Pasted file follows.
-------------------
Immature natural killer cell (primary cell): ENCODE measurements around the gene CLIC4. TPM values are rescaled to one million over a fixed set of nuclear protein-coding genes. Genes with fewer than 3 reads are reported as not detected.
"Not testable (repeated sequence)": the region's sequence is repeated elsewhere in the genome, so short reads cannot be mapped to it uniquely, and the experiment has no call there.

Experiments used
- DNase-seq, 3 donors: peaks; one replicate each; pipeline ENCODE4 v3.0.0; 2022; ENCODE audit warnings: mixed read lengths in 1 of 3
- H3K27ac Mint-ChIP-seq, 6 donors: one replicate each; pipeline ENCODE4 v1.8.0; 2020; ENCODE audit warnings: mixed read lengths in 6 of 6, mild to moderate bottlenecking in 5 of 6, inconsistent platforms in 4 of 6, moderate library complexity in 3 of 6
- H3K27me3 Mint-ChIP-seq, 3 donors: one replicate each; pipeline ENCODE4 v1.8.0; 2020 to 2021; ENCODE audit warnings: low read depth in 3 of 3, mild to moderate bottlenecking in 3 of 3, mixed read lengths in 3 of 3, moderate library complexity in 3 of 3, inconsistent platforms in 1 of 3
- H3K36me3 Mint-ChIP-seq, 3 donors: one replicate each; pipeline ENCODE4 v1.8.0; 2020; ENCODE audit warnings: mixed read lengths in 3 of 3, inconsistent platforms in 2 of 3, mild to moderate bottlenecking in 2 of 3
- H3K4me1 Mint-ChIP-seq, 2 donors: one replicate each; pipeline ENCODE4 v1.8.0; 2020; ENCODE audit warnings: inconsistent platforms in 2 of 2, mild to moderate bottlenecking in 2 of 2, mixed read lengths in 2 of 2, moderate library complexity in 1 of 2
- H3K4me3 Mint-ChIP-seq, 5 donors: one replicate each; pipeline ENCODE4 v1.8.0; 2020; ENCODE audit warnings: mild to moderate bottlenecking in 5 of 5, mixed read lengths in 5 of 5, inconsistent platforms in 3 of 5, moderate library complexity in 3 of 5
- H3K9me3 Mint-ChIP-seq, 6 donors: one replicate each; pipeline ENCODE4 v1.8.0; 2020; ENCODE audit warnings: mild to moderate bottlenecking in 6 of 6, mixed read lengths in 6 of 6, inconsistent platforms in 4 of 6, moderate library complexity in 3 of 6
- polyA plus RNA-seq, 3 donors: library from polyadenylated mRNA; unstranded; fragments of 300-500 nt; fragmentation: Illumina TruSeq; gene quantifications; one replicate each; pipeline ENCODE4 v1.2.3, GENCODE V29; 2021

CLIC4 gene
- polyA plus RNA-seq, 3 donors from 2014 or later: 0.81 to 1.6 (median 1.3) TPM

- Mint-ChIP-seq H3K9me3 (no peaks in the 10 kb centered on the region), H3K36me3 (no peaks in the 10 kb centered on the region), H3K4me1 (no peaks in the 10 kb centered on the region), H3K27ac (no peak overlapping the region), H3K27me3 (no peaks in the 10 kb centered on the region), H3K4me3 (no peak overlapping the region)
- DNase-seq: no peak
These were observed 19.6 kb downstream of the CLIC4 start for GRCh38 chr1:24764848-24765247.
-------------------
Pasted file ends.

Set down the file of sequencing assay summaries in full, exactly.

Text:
Immature natural killer cell (primary cell): ENCODE measurements around the gene CLIC4. TPM values are rescaled to one million over a fixed set of nuclear protein-coding genes. Genes with fewer than 3 reads are reported as not detected.
"Not testable (repeated sequence)": the region's sequence is repeated elsewhere in the genome, so short reads cannot be mapped to it uniquely, and the experiment has no call there.

Experiments used
- DNase-seq, 3 donors: peaks; one replicate each; pipeline ENCODE4 v3.0.0; 2022; ENCODE audit warnings: mixed read lengths in 1 of 3
- H3K27ac Mint-ChIP-seq, 6 donors: one replicate each; pipeline ENCODE4 v1.8.0; 2020; ENCODE audit warnings: mixed read lengths in 6 of 6, mild to moderate bottlenecking in 5 of 6, inconsistent platforms in 4 of 6, moderate library complexity in 3 of 6
- H3K27me3 Mint-ChIP-seq, 3 donors: one replicate each; pipeline ENCODE4 v1.8.0; 2020 to 2021; ENCODE audit warnings: low read depth in 3 of 3, mild to moderate bottlenecking in 3 of 3, mixed read lengths in 3 of 3, moderate library complexity in 3 of 3, inconsistent platforms in 1 of 3
- H3K36me3 Mint-ChIP-seq, 3 donors: one replicate each; pipeline ENCODE4 v1.8.0; 2020; ENCODE audit warnings: mixed read lengths in 3 of 3, inconsistent platforms in 2 of 3, mild to moderate bottlenecking in 2 of 3
- H3K4me1 Mint-ChIP-seq, 2 donors: one replicate each; pipeline ENCODE4 v1.8.0; 2020; ENCODE audit warnings: inconsistent platforms in 2 of 2, mild to moderate bottlenecking in 2 of 2, mixed read lengths in 2 of 2, moderate library complexity in 1 of 2
- H3K4me3 Mint-ChIP-seq, 5 donors: one replicate each; pipeline ENCODE4 v1.8.0; 2020; ENCODE audit warnings: mild to moderate bottlenecking in 5 of 5, mixed read lengths in 5 of 5, inconsistent platforms in 3 of 5, moderate library complexity in 3 of 5
- H3K9me3 Mint-ChIP-seq, 6 donors: one replicate each; pipeline ENCODE4 v1.8.0; 2020; ENCODE audit warnings: mild to moderate bottlenecking in 6 of 6, mixed read lengths in 6 of 6, inconsistent platforms in 4 of 6, moderate library complexity in 3 of 6
- polyA plus RNA-seq, 3 donors: library from polyadenylated mRNA; unstranded; fragments of 300-500 nt; fragmentation: Illumina TruSeq; gene quantifications; one replicate each; pipeline ENCODE4 v1.2.3, GENCODE V29; 2021

CLIC4 gene
- polyA plus RNA-seq, 3 donors from 2014 or later: 0.81 to 1.6 (median 1.3) TPM

- Mint-ChIP-seq H3K9me3 (no peaks in the 10 kb centered on the region), H3K36me3 (no peaks in the 10 kb centered on the region), H3K4me1 (no peaks in the 10 kb centered on the region), H3K27ac (no peak overlapping the region), H3K27me3 (no peaks in the 10 kb centered on the region), H3K4me3 (no peak overlapping the region)
- DNase-seq: no peak
These were observed 19.6 kb downstream of the CLIC4 start for GRCh38 chr1:24764848-24765247.